I just want you to know the extent of Knowledge therapy ok. Now you might be doing all these and I'd still ask more programs cause until you heal this is what it takes. If I ever slowed down in my healing I would learn more. This learning is thinking psychological ya know so hang in there, take 1 day and 1 lesson at a time. Get real -- real good and you will get better. Time does heal so how long you been on your protocol? Do you have all of the above programs with plenty of practice. Have you lost the fear and focus? In other words focus is fear.

    Again, this is the main symptom of TMS other than the pain. It is your brain your battling and the conditioning of course but deep down you know the truth. That's why your here.

    This is when you have to believe. Hundreds of thousands have healed using Sarnos Method alone. Then Claire Weekes and Abraham Low. Alan Gordon and Dr. Zafirides. Candace Pert and Dr. Shubiner. Gabor Mate' and so many more. This method healed me from 27 years of back and body pain. You can't let some frustration hold you back ok. This is your chance to read the Masters and heal ok.

    Yes this is an universal mindset for sure huckleberry. I thought I'd lost ya. Just kidding. I do an assessment like this for everyone. Study, read and learn -- put it to practice and grow and never back down.This is your shot.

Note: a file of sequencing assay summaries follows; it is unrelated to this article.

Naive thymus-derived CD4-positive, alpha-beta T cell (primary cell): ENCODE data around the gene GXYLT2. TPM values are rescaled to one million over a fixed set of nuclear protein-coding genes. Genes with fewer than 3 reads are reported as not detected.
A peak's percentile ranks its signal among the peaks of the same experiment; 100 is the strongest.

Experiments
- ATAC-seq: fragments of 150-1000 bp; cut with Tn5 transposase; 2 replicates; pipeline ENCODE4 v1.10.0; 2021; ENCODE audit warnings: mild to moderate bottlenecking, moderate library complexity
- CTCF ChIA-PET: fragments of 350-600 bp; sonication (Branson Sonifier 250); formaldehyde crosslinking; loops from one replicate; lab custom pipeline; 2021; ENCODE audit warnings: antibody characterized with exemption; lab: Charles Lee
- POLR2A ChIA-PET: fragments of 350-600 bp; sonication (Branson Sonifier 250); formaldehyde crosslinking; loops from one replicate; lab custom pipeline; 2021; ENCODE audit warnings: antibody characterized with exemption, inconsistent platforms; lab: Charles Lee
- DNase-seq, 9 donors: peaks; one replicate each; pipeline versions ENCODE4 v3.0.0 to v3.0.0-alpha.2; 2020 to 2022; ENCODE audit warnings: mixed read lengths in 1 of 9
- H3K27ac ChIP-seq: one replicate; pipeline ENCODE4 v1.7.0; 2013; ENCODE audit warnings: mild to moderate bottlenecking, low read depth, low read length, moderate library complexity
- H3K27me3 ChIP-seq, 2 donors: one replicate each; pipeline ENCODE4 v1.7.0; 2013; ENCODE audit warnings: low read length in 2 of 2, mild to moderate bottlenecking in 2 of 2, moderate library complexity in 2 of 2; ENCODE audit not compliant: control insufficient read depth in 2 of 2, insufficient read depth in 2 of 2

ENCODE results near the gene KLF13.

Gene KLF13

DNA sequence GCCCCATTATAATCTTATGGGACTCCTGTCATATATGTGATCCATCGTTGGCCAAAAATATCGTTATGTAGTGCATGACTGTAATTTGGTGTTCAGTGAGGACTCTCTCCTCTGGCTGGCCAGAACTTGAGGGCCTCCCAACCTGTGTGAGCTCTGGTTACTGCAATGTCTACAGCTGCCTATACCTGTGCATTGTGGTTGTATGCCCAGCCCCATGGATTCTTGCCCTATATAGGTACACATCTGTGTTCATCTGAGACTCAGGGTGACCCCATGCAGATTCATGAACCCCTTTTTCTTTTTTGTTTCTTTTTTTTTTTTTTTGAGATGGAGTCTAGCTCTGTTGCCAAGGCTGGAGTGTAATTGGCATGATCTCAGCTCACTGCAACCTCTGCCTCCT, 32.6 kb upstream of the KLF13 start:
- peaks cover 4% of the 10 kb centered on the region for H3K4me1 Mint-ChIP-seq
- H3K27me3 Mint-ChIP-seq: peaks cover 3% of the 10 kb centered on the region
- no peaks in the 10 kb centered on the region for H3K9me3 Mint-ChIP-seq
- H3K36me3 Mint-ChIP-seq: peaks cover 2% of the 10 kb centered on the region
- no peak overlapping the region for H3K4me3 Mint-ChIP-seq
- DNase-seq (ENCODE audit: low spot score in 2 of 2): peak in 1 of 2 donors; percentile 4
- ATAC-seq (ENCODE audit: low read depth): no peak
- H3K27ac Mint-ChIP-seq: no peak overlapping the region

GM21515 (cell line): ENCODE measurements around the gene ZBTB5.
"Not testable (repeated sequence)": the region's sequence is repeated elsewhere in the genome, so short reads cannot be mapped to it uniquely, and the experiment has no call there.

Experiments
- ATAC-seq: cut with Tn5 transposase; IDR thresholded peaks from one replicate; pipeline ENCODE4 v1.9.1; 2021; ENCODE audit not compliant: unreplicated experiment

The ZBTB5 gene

Msunn, njoy and jazzhands like this.
  6. njoy

    njoy aka Bugsy

    Huckleberry asked,
    "...why the hell is this so hard to do?"
    and Herbie answered,
    "Cause this is how your mind wants you to React"!

    What a great answer! Why didn't I think of that? My guess is that something powerful has to happen to break down the defensive wall our mind puts up exactly because it doesn't want to know!
    Last edited: Mar 8, 2014
    Eric "Herbie" Watson and Msunn like this.
  7. Walt Oleksy (RIP 2021)

    Walt Oleksy (RIP 2021) Beloved Grand Eagle

    That is a great answer from Herbie. Our mind could be a great friend or a great enemy. We have to turn our minds to be our great friend.
    It's all in positive thinking.

    A good friend was just diagnosed with a lump of something in his brain and was told it had to be looked at to determine if it is a cancerous tumor.

    That would scare anyone, but my friend has immediately decided the worst and is obsessing on his fear of dying.

    That is negative thinking at its most fatal. I'm not sure anything I can do or say will help him because he always has a fear of and avoided
    hospitals, even not seeing his wife after she had been injured in an auto accident.

    I'll work on this but he has to do it himself.
    Eric "Herbie" Watson and Msunn like this.

Share This Page